“Thanks for getting that guy off me before.” Seemed odd her thanking him, but the way he stepped up and defended her against that creepy pierced-guy made her believe he wasn’t violent. Grand theft larcenist, but not dangerous.

Traffic crawled along the dark side streets clogged with people looking for parking on a Saturday night. Since he’d zoomed out of the valet lot, he’d taken it slow. Obeying the speed limit, and coasting to a slow stop at red lights with his eyes trained on the road in front of him.

“I didn’t expect a carjacker to be such a cautious driver,” she said.

“It’s not like the movies.” His focus remained on the cars in front of him.

“So, you’re not doing this because you saw too many sequels of Fast and Furious?”

He downshifted and smiled. The hardened criminal flashed the impish grin of a little boy. A tatted, lean, cagey little boy, but with an air of innocence. Like someone dropped him into this life of crime by mistake.

“This is the hardest part of stealing a car,” he said.

“Harder than breaking into it?”

“That shit’s easy. Getting it to the drop off is the dangerous part.” He cocked his head. “One minor traffic violation and you got a cop running the plates of your newly stolen car.”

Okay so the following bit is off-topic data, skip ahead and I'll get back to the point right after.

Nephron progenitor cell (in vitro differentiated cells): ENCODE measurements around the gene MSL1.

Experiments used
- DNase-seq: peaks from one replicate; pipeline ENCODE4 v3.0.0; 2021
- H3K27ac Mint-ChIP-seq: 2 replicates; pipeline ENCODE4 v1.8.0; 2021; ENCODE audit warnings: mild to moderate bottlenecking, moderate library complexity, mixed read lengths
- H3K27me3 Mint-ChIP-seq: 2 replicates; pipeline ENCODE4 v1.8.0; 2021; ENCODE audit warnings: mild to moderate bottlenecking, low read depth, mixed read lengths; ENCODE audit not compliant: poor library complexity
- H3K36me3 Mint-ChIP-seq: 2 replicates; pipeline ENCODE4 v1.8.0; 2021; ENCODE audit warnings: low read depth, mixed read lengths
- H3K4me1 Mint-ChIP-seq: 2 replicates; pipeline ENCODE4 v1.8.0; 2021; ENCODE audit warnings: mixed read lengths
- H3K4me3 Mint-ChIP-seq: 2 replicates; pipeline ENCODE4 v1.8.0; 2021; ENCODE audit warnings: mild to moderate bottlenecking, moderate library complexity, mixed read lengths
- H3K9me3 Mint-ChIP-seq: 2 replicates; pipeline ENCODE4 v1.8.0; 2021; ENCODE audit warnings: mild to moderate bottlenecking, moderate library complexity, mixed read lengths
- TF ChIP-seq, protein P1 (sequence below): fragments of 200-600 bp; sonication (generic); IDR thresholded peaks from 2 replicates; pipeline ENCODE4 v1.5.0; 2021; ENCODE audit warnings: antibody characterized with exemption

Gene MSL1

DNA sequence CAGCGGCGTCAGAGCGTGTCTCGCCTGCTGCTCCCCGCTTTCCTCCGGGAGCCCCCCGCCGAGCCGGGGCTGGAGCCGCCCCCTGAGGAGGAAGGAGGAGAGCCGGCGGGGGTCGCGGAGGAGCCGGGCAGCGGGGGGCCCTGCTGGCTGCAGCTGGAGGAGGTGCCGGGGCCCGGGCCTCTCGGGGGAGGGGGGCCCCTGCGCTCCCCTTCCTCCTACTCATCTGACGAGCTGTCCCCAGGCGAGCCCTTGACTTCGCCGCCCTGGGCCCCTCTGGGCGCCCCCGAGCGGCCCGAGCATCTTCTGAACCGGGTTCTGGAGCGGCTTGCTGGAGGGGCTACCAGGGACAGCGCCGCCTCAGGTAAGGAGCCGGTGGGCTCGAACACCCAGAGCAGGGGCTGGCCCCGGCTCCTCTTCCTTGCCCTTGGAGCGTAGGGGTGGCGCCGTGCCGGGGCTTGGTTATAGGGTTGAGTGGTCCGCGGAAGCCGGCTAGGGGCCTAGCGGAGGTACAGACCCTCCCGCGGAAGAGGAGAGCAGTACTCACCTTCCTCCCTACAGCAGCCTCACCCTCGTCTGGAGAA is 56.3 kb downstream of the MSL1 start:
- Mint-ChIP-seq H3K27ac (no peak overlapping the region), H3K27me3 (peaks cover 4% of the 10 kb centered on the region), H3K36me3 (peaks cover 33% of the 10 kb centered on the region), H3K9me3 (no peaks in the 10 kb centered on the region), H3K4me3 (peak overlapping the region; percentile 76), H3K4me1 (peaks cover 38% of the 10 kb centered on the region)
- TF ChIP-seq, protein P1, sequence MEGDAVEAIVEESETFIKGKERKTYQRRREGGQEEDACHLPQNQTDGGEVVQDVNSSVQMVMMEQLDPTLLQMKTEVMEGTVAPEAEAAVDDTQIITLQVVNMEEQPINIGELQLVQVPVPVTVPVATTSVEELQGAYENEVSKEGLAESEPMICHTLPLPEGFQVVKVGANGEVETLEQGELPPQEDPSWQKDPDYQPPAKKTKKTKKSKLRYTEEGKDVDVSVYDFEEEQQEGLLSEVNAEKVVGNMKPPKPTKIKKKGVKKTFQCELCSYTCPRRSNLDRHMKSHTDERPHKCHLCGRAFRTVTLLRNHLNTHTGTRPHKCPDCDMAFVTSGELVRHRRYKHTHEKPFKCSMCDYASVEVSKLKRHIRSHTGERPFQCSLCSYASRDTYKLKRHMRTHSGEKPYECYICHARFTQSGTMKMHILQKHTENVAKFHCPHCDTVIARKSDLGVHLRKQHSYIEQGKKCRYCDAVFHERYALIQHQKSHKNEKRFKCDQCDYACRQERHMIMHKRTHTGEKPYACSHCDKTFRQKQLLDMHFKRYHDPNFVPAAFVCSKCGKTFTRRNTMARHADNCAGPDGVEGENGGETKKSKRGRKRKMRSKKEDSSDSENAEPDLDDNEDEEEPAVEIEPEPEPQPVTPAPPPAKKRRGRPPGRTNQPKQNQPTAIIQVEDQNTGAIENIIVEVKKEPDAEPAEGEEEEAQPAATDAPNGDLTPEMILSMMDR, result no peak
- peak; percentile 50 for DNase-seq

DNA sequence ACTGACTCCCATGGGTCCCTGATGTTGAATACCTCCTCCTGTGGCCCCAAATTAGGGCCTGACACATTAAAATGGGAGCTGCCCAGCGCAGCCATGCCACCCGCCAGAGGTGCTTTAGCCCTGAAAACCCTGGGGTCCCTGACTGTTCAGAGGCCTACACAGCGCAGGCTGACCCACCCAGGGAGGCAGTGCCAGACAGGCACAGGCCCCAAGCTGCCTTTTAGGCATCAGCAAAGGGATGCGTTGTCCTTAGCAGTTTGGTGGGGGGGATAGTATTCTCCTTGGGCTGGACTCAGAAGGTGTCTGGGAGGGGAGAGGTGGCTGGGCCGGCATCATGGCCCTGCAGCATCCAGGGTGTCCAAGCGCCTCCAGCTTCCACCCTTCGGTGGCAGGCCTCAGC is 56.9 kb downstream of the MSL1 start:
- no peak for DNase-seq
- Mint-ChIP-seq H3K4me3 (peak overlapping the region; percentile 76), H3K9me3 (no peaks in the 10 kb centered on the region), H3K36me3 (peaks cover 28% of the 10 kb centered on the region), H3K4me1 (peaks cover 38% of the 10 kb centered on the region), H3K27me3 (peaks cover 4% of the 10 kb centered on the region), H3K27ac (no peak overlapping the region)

“Did you know car theft is the number one street crime in New York?” she said.

His head spun in her direction. “No shit.”

“Eighty percent of all cars are never found, and almost all completely disappear within the first two hours,” she babbled. “It’s one of the most successful crimes.”

“Good to know.”

“Can be lucrative too.” The calming effects of useless knowledge and facts slowed her racing heart.

“What are you? A Jeopardy contestant.”

She smiled at his unexpected banter. “Second-year law student on summer break.”

“Great, so if I need a lawyer—

“You keep this up, and you’re going to need more than a lawyer.”

This would go down as the strangest night ever. A ride along with a guy, a really hot guy, stealing her car.

“So, how come you have such a hard-on for this car?” His rough, gravelly voice broke her out of her thoughts.

“Long story,” she said.

“Yeah, I got a lot of them.” He held her gaze until the traffic light changed.

“Just let me out.” She motioned to the sidewalk, then fidgeted in the seat. “Your friend never has to know.”

“Shitty neighborhood.” 

Peculiar. Her abductor worried about her safety. 

“When we get in front of the club, you’re getting out. Call Uber, call a friend, just get out of the car.”